Former Caesars VP Sues Casino Company, Claiming Sexual Misconduct Was Ignored
Posted on: July 22, 2019, 05:00h.
Last updated on: July 22, 2019, 08:01h.
Jocelyn Agnellini Allison, previously a regional vice president for marketing for Caesars Entertainment Corp. in New Jersey, is suing her former employer and Caesars Enterprise Services.
Allison claims that she was discriminated against because she’s a woman, that she was retaliated against for calling attention to a romantic encounter between a high-ranking male executive and a subordinate, and that the gaming company created a hostile work environment.
Her suit was filed in federal district court of New Jersey. The plaintiff, a Caesars employee for 21 years until her firing in February, is seeking compensatory, economic and punitive damages as well as court costs and legal fees, but court documents do not specify the exact dollar amount she’s seeking.
Allison’s direct superiors at Caesars were Regional Chief Marketing Officer (CMO) Joseph Schatz and Regional President Kevin Ortzman.
In Atlantic City, New Jersey’s casino gambling center, Caesars owns three gaming properties – its namesake venue, Bally’s Atlantic City and Harrah’s.
Problems Started In 2017
According to the suit, the beginning of the end for Agnellini Allison at Caesars started in May 2017. That’s when Allison received two reports of Ortzman making out with a female subordinate following a work function and that other employees felt uncomfortable witnessing that encounter.
Allison made a complaint to Caesars regarding Ortzman’s “unlawful sexual act” and when Ortzman got wind of the complaint, he promised “there would be hell to pay” for whomever ratted him out, according to the suit.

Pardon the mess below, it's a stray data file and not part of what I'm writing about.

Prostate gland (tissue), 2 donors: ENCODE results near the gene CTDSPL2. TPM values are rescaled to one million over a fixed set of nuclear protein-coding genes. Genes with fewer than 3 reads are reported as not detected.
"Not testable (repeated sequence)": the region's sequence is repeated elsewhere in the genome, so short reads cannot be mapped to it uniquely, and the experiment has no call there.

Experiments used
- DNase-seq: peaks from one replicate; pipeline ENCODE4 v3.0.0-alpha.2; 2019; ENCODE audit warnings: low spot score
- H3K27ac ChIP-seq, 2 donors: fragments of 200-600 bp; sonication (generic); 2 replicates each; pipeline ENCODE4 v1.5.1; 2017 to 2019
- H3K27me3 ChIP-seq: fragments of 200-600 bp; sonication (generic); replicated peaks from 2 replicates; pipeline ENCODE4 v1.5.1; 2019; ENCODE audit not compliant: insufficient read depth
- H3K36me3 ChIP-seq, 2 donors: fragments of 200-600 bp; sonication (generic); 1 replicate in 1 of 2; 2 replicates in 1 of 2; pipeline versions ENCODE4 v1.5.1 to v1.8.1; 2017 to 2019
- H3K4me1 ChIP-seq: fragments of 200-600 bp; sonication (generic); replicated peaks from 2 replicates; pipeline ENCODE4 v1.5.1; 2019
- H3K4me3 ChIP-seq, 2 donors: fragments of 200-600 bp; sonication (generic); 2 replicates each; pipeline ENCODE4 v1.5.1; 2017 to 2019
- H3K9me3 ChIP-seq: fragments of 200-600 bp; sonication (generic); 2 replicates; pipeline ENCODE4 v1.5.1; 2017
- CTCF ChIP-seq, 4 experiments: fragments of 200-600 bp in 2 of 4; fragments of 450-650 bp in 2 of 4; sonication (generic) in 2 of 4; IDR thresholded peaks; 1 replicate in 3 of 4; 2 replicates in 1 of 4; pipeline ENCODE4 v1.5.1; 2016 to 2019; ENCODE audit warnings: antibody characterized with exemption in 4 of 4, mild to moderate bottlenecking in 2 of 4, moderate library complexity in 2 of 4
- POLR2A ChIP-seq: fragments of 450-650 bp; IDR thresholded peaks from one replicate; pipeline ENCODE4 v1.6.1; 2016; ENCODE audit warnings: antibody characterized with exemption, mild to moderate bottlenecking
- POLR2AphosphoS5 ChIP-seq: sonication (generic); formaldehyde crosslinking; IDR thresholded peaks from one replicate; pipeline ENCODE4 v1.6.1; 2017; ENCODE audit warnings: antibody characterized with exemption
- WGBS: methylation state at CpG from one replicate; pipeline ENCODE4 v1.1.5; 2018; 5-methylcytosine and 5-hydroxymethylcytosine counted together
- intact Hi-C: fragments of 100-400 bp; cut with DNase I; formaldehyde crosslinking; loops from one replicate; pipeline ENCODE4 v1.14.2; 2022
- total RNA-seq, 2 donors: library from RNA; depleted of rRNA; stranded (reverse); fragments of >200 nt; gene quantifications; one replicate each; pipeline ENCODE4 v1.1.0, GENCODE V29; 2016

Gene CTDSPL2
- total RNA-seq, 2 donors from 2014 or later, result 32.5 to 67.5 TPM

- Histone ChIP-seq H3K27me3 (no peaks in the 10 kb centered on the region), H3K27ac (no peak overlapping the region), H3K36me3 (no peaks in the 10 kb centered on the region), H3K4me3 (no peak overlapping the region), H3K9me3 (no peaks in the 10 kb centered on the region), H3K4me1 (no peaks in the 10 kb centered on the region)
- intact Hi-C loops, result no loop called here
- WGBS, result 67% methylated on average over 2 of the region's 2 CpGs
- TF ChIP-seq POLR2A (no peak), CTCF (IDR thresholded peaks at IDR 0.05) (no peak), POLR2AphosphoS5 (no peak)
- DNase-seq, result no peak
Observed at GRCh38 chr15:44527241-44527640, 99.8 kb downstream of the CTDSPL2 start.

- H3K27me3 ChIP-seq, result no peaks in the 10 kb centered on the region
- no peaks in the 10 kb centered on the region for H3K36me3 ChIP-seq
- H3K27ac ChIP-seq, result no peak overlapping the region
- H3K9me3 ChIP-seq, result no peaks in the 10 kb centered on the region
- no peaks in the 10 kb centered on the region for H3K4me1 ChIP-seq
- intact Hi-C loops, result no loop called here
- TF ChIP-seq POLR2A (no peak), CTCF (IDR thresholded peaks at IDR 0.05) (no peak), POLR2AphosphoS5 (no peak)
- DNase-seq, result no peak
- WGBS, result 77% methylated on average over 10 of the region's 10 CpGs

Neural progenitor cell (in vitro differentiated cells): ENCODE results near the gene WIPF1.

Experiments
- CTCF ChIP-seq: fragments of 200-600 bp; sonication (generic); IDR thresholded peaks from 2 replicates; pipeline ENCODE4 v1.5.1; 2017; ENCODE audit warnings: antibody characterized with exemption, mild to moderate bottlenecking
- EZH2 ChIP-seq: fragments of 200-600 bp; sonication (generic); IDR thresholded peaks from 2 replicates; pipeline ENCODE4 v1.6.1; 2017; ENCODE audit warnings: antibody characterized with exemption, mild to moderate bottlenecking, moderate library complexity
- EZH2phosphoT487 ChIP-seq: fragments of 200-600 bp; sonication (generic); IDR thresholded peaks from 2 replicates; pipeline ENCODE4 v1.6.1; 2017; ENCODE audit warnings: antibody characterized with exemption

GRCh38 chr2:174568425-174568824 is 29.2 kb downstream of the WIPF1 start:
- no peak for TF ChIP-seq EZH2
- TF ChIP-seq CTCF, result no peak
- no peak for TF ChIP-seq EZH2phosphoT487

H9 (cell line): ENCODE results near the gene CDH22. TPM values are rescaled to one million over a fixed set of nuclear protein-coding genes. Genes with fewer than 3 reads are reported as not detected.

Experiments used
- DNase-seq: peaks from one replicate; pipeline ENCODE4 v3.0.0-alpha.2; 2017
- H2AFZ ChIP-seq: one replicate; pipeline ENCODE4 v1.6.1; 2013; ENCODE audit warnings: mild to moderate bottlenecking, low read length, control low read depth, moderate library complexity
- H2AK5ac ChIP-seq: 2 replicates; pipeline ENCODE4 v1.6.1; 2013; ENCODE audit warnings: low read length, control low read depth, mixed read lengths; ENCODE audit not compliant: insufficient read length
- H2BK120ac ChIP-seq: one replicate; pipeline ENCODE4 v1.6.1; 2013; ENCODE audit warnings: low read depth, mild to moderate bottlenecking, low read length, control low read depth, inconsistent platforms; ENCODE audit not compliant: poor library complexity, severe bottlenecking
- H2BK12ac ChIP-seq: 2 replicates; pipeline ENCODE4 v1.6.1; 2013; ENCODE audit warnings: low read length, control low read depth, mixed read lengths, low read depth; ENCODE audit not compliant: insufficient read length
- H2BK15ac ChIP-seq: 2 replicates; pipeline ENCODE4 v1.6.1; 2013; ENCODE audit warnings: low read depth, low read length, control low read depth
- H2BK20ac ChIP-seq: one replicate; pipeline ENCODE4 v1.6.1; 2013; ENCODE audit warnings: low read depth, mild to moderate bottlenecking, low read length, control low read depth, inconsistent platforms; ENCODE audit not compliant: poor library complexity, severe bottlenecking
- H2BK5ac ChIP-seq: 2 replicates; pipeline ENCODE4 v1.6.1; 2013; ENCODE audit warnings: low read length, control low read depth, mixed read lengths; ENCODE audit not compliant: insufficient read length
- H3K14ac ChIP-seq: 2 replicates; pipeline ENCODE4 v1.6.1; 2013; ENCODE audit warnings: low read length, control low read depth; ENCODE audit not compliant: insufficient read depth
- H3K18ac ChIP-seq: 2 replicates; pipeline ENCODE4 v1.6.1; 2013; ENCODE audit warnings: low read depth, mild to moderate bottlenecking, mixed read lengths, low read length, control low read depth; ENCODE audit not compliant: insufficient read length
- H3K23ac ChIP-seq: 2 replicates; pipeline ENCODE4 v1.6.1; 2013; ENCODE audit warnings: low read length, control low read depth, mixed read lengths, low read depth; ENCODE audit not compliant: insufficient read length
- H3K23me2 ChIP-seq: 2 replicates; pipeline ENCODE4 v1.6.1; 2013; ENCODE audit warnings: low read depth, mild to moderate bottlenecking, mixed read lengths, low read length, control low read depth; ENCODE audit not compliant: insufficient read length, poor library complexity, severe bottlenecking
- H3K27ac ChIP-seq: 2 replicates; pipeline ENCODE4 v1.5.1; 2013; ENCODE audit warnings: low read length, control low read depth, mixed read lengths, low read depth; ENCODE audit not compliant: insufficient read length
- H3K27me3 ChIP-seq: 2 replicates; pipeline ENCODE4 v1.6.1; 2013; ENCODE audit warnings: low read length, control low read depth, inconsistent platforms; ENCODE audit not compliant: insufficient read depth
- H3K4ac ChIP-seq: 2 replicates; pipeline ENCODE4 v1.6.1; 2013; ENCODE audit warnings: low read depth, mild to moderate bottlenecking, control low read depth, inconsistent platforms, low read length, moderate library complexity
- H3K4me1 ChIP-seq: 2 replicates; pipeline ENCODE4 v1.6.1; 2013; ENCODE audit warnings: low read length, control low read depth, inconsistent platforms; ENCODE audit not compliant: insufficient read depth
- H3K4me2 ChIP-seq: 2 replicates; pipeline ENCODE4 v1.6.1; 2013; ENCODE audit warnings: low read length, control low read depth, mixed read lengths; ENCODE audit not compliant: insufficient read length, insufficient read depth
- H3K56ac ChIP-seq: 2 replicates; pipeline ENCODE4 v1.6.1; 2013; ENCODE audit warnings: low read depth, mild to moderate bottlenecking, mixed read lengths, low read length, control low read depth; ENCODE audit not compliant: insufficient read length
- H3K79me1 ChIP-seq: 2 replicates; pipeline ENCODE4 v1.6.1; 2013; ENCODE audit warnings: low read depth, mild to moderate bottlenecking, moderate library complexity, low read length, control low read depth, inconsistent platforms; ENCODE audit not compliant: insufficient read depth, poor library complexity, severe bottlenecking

She subsequently reported Ortzman’s threat to higher ups at Caesars, but court documents indicate the former employee believes the “defendants failed to take corrective and remedial action.”
From late May 2017 onward, Allison’s status at Caesars rapidly deteriorated. The plaintiff alleges her superiors at Caesars subsequently diminished and ignored her, intentionally excluded her from emails and staff meetings relevant to her role at the company and bypassed her to issue work requests to her subordinates that should have been her wheelhouse.
Allison’s suit claims that she was treated in a “hostile and dismissive manner” and that the defendants believed her role at the gaming company was non-essential and should be eliminated.
After her May 2017 complaints about Ortzman’s alleged make-out session with the female staffer, Allison was left off executive team thank-you emails, experienced canceled one-on-one meetings with higher ranking executives, and said she did not receive holiday gifts.
Fighting For Women
Her claim against her former employer also maintains that Caesars does not have an adequate number of female staffers, particularly in higher-ranking roles. The suit additionally says another staffer that complained about Ortzman’s 2017 encounter with the female subordinate was also terminated in February.
The plaintiff asserts Caesars upper management either participated in or was indifferent to violations of the New Jersey Law Against Discrimination (NJLAD). Caesars has until July 26 to respond to the suit.
The casino operator is currently the target of a $17.3 billion takeover by rival Eldorado Resorts, Inc.
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